In this post, we’ll give you all the steps and materials you need to build a decorative wooden Christmas tree box. This rustic-style wooden Christmas tree box is the extra touch of cozy decor to elevate the look of your Christmas decorations. This box is perfect to replace an old tree skirt and we think it gives the tree a more lively look since it looks like it’s sitting in a little planter box.
We absolutely love to decorate for Christmas, so this project was a no brainer and we were surprised how quickly it came together! Check out the video to see it come together piece by piece and find it’s home in our living room.
For our box, we opted for a burned look, but you could certainly stain or paint the wood for the color or style you’re going for. We thinking burning the wood offers a classic rustic look without the mess and hassle of staining. This box is designed for a 7.5″ tree with a wide base, if you have a smaller or larger tree, you may opt to scale down the sizing up or down. You will essentially need 8 1×4 pieces of equal length for each row of height for the width, 8 1×3 pieces of equal length for the height, and 4 1×2 pieces for the top trim.
If you need assistance in personalizing the specs for your box, please email us at email@example.com.
- 4 – 1x4x8’ Spruce Pine Fir (SPF)
- 2 – 1x2x8’ Spruce Pine Fir (SPF)
- 1 – 1x3x8’ Spruce Pine Fir (SPF)
- 1-¼’’ 18 Ga. Finish nails
- 18 ga. Finish Nail gun with an air compressor (Or a hammer, but it will take much longer)
- Table Saw (If you decide to make the rip cuts)
- Miter Saw or Circular Saw
- Pen or marker
- Tape measure
- Propane Torch
- If you do not have access to an air compressor you can use finish nails with a hammer or use GRK Fastener Trim screws with a drill.
DIY Skill Level: Beginner
Time Frame: This project took us about 4 hours to cut, assemble and burn the wood
How to Build a Decorative Wooden Christmas Tree Box
Build 1×3 Squares
- Measure and cut the 1×4 boards to 30’’ long. You will need a total of 12 1x4x30” pieces, each 1×4 should create 3 pieces.
- Create a square with 4 of the 1×4 boards. Nail the face of one board to the edge of another making sure to the corner nice a flush. I used about 4 nails per corner.
- Repeat this to create 3 squares. Stack the squares on top of each other.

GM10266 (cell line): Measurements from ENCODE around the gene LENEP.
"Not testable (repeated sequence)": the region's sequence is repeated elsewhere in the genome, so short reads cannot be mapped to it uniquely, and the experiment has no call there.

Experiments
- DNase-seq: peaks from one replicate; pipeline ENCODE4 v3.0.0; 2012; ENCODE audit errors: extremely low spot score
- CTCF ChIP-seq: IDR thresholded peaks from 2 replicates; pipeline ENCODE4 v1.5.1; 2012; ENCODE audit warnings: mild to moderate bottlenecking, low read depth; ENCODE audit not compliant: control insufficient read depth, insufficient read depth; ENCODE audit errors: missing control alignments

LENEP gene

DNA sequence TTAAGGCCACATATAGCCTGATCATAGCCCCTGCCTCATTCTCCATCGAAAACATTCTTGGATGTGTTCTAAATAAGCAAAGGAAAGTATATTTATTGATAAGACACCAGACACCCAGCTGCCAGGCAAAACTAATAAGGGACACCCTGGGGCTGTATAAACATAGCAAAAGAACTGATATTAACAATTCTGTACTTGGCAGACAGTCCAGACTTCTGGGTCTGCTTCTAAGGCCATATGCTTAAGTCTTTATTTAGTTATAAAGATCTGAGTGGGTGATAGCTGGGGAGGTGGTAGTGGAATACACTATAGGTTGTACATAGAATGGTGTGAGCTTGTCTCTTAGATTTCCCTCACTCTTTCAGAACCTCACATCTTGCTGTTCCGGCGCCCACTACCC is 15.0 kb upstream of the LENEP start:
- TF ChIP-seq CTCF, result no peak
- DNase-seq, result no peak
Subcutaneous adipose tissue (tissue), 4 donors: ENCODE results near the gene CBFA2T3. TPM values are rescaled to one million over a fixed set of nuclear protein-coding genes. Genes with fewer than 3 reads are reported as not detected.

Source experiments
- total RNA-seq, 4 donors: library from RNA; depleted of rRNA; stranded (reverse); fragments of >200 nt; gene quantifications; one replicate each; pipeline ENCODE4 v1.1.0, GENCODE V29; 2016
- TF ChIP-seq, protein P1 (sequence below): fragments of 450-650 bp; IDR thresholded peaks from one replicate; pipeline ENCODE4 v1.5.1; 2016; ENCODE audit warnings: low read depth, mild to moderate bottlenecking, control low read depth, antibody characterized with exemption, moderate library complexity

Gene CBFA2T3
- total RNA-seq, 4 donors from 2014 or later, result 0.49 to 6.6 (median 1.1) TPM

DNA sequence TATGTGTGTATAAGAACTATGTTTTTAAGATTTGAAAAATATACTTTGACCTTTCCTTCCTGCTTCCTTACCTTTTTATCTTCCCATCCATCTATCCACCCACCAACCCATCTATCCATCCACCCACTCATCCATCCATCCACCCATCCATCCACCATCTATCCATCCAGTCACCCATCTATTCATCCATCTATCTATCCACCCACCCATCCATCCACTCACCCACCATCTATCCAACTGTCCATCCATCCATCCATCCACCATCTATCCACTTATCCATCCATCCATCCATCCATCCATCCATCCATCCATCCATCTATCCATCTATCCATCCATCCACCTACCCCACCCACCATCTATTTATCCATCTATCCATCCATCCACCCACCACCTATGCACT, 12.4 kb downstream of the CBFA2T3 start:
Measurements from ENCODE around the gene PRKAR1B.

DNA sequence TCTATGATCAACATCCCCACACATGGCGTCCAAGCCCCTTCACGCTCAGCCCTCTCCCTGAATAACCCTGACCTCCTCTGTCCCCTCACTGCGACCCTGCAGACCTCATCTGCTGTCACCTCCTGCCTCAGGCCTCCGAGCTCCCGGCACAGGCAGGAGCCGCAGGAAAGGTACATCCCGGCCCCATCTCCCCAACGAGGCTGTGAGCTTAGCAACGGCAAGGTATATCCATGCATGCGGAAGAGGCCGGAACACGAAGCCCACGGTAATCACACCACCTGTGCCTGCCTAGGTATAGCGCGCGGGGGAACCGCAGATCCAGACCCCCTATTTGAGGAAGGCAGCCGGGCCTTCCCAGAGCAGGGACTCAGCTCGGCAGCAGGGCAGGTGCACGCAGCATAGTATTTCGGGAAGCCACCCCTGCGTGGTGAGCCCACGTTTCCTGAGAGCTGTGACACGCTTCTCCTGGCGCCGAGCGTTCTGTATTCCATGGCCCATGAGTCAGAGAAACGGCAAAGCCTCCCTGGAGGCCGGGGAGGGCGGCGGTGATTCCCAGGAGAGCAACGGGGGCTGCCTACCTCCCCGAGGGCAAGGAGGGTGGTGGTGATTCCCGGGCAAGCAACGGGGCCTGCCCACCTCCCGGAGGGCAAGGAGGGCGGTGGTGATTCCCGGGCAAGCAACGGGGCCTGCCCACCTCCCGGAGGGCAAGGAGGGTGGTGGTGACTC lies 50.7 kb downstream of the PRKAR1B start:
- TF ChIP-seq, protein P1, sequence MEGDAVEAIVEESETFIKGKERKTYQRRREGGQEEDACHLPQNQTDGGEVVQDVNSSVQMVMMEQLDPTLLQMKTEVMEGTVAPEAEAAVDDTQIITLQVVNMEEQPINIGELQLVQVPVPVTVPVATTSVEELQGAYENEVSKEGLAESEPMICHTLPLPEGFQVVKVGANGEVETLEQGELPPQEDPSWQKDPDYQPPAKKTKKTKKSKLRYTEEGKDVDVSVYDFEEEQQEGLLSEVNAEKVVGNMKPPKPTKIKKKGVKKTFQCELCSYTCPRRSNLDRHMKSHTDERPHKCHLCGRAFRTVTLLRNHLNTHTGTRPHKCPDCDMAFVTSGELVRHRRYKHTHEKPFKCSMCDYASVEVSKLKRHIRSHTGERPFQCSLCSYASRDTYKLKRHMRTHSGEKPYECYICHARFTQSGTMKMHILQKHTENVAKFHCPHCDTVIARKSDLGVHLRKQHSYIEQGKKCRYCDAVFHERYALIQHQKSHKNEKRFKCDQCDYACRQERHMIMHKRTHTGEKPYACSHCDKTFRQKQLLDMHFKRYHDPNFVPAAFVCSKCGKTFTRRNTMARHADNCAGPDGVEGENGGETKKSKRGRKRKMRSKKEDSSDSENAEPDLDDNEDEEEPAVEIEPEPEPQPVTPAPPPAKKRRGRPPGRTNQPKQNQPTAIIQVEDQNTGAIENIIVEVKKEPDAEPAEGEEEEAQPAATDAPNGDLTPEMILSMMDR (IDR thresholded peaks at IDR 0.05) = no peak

- Keep the 3 squares as close to flush with each other
Stack and attach the 1×4 squares
- Measure and cut the 1×3 boards to a length of 10.5’’ long. You will need a total of 8 1x3x10.5” pieces to create the corner trim.
- Nail the trim boards together along the edge creating an “L” shape, then nail them to the stacked squares.
- Repeat these for the remaining 3 corners. For a professional look, keep the “L” facing the same direction so it looks consistent.
Installing the trim:
If you opted to rip the 1×4 into 2 pieces, measure the halfway point and then set up the fence of your table saw. Run the board through making sure to keep the edge as close to the fence as possible to create the 2 “1×2” trim boards
NOTE: These steps are if you are mitring (45 degree) the corners together
- Start with one of the 1×2 boards and cut off one end at a 45 degree angle.
- Lay the trim face (wider side) on top of the box with the short side facing the inside of the box and the long side facing out.
- Align the edge of the short side to the inside corner. On the opposite corner, mark the inside corner with a pen.
- Using a speed square, continue the mark up on the skinny side of the trim board and from that line create the 45 degree angle. (Note: This angle should be opposite of the first cut)
- After each cut, nail each board in place and then repeat these steps to create the trim on all 4 sides of the box.
A Burned Wood Finish
Burning the wood is not a necessary task, but if you’re going for the rustic look it an easy and simple way to get there. If you choose, you can also stain or seal it with your color choice.
- With a Propane torch, lightly start a sweeping motion over the wood to warm it up, being careful not to let the flame stand in one spot for too long.
- Keep the sweeping motion up until you reach your desired level of burned wood.
Because this will be sitting indoors and not affected by the weather, we chose not to apply a clear sealer on the wood. This will also help it look more natural and prevent it from turning yellow.
If you thought this tutorial for how to build a decorative wooden Christmas tree box was helpful, we’d love hear what you think in the comments. And if you decide to build it, we can’t wait to see your finished product! Tag us on social with #homemadebyhuseman.
We’re always looking for new tutorial ideas, have something you’d love to learn how to build? Submit your ideas on our Contact Us page and it just might be feature as our next DIY project.
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